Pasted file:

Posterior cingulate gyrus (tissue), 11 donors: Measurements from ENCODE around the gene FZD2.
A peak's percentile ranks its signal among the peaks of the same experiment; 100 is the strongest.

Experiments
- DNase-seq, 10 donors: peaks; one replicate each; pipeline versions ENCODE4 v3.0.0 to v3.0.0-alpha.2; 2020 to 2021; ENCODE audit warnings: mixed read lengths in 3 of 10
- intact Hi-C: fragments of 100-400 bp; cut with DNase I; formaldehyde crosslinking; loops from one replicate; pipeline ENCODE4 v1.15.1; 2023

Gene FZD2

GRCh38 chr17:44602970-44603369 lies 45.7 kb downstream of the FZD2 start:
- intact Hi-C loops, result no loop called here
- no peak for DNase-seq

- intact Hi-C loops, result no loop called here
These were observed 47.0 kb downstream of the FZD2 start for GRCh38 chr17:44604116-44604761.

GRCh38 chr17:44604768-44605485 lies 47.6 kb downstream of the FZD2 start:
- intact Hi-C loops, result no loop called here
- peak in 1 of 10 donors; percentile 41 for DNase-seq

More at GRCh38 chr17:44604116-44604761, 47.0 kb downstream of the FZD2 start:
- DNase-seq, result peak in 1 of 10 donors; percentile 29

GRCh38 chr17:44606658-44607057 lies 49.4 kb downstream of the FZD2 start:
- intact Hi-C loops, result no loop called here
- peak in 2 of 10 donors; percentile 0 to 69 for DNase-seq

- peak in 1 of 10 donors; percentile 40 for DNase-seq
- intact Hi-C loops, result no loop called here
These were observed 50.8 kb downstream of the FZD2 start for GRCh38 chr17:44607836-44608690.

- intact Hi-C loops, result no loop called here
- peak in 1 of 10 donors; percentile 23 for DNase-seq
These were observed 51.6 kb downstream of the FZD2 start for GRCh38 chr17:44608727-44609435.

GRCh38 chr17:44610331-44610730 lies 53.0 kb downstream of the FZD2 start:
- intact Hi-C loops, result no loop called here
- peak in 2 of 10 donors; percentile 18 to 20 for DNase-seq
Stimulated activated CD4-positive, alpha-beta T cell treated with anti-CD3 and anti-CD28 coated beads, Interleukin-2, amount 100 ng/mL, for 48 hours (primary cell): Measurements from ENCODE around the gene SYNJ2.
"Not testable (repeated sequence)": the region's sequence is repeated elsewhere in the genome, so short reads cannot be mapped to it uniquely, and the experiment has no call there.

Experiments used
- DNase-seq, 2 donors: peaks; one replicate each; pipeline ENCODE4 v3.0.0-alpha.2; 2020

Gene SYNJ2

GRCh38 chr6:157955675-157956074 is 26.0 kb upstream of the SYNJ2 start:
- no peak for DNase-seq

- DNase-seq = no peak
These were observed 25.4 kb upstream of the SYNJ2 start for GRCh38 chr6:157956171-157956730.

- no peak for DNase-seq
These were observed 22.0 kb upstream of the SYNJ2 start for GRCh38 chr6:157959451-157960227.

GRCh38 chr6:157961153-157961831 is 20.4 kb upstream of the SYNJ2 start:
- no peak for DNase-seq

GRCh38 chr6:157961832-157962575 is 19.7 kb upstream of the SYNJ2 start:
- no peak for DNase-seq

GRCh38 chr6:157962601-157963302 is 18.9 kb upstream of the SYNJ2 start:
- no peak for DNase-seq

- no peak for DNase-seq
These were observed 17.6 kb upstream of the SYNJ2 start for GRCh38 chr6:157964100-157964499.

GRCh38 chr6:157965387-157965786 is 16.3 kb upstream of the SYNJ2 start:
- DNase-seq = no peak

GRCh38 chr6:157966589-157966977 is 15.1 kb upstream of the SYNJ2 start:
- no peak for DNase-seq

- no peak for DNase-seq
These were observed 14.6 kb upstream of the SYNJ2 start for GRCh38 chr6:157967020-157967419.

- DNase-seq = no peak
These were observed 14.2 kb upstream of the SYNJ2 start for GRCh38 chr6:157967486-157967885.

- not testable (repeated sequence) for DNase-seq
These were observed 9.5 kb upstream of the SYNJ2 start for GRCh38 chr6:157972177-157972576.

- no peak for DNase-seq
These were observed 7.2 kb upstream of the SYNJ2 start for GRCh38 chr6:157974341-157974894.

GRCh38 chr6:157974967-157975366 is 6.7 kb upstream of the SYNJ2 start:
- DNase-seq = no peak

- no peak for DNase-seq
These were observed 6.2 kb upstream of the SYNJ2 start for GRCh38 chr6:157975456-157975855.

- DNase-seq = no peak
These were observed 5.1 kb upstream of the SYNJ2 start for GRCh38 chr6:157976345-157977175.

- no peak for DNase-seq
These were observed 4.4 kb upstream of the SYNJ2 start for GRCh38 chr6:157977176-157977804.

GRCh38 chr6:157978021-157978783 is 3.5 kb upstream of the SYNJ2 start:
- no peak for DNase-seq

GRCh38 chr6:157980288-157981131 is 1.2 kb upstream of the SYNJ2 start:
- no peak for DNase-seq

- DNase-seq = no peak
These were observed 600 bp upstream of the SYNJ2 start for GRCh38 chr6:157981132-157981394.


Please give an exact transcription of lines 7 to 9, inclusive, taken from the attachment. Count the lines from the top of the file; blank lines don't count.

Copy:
GRCh38 chr17:44602970-44603369 lies 45.7 kb downstream of the FZD2 start:
- intact Hi-C loops, result no loop called here
- no peak for DNase-seq